by John Masson
The Law School hosted the University of Michigan's annual observation of Constitution Day September 20 by presenting a panel discussion organized by Michigan Law Professor Richard Friedman.
Listen to audio of the Constitution Day event.
Friedman introduced three Michigan Law professors ready to tackle thorny issues raised by ambiguities in America's foundational law: Does Congress or the president have the power to make war? What if a president decides to enforce a particular law passed by Congress—but then chooses not to defend that law when it's challenged in court? What happens when an FBI agent attaches a magnetic Global Positioning System tracking device to the undercarriage of your car and traces your every move—for months at a time, and without benefit of a warrant?
The answers aren't always clear cut.
Professor Monica Hakimi, a former State Department attorney advisor and a scholar of public international law, discussed the first question in the context of American involvement in Libya. The president's power to make war has grown over the years, especially in the years after World War II, she said. But the chief executive still must account for his actions to Congress, especially under Congress' Vietnam-era War Powers Resolution, and in the case of Libya the argument has mainly focused on the notion that what's happening in Libya now doesn't really amount to "hostilities."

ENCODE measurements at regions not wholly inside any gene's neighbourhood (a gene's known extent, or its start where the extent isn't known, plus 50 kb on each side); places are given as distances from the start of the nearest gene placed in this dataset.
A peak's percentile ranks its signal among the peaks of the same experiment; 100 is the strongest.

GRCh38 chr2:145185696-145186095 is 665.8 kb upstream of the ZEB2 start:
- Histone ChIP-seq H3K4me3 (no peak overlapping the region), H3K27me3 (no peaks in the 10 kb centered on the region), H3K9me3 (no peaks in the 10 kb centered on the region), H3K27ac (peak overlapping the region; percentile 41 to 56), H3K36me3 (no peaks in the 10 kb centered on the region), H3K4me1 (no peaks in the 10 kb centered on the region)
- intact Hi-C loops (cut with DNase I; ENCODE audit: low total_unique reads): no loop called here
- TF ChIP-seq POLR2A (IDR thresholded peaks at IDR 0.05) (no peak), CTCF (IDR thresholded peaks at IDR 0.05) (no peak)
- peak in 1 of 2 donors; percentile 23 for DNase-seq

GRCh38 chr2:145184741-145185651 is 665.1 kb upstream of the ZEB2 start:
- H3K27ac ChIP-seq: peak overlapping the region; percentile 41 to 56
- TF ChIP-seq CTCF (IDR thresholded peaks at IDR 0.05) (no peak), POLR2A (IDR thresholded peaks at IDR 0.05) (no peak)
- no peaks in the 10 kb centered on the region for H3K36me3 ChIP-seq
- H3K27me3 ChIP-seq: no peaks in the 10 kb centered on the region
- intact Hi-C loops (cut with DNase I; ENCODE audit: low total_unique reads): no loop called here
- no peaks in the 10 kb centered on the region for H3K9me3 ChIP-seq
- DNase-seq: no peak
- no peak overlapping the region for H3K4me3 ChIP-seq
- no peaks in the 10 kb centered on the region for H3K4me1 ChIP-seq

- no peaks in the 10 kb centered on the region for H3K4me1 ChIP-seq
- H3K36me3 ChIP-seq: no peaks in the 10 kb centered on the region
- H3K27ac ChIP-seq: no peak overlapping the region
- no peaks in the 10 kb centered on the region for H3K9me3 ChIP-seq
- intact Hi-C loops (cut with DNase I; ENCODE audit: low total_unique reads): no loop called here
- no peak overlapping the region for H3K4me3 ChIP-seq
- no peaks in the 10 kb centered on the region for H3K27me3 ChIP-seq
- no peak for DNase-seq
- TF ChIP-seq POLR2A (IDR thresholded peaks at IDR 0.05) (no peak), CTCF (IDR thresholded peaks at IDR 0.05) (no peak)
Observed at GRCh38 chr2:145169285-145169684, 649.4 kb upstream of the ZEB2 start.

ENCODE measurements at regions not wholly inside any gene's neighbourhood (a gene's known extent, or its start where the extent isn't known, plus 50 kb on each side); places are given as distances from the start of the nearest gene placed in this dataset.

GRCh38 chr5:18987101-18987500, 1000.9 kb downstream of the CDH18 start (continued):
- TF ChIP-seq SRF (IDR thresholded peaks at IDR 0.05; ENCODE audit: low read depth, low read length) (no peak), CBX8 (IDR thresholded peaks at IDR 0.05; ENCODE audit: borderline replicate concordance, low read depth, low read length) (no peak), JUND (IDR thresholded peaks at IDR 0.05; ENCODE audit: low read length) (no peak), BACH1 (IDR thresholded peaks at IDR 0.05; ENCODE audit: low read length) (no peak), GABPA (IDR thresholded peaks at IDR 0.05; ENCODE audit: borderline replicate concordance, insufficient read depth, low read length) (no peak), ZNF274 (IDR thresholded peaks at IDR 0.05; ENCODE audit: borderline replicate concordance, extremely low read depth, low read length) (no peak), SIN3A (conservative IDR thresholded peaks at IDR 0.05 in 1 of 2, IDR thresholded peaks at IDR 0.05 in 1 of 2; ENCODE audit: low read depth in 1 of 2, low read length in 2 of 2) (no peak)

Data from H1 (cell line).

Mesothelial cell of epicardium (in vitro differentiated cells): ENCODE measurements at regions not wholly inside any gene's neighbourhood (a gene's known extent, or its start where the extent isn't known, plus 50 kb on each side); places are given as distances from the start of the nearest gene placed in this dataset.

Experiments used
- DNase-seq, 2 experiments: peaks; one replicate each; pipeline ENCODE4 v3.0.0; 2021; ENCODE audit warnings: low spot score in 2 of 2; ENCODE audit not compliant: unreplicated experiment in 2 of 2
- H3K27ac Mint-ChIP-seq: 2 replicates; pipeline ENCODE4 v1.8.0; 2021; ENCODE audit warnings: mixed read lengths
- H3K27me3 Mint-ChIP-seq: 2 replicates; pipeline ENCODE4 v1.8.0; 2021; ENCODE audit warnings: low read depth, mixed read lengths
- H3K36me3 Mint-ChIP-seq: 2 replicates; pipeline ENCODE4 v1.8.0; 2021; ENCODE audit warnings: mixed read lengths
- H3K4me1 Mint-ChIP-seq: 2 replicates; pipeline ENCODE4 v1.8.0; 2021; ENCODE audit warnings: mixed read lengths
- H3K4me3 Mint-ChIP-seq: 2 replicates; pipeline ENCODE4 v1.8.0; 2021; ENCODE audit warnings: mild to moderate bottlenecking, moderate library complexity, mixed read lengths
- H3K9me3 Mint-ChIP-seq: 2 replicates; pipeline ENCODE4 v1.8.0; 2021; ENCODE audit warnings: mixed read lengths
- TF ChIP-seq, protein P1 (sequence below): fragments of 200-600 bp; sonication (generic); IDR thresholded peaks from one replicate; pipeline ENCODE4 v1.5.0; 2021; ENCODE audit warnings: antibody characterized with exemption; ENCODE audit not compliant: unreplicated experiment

Professor Joan Larsen, formerly of the Office of Legal Counsel at the Department of Justice, focused on who decides which laws will be enforced, and by extension, what's constitutional. The administration's approach to the Defense of Marriage Act made an interesting example, she said, because while the executive branch intends to continue enforcing the law, it won't defend DOMA's constitutionality in court. The question, Larsen said, becomes whether the president has the right to make such decisions—and the answer, she said, remains unclear.
Finally, Professor David Moran, cofounder of Michigan Law's Innocence Clinic, took a look at Fourth Amendment protections against unreasonable searches. The conclusion, he said: Americans' protection against overzealous police officers has been under attack for more than three decades.
Onlookers included law students, students from across the Ann Arbor campus, and the public at large. The Constitution Day program is hosted each year by the Law School.
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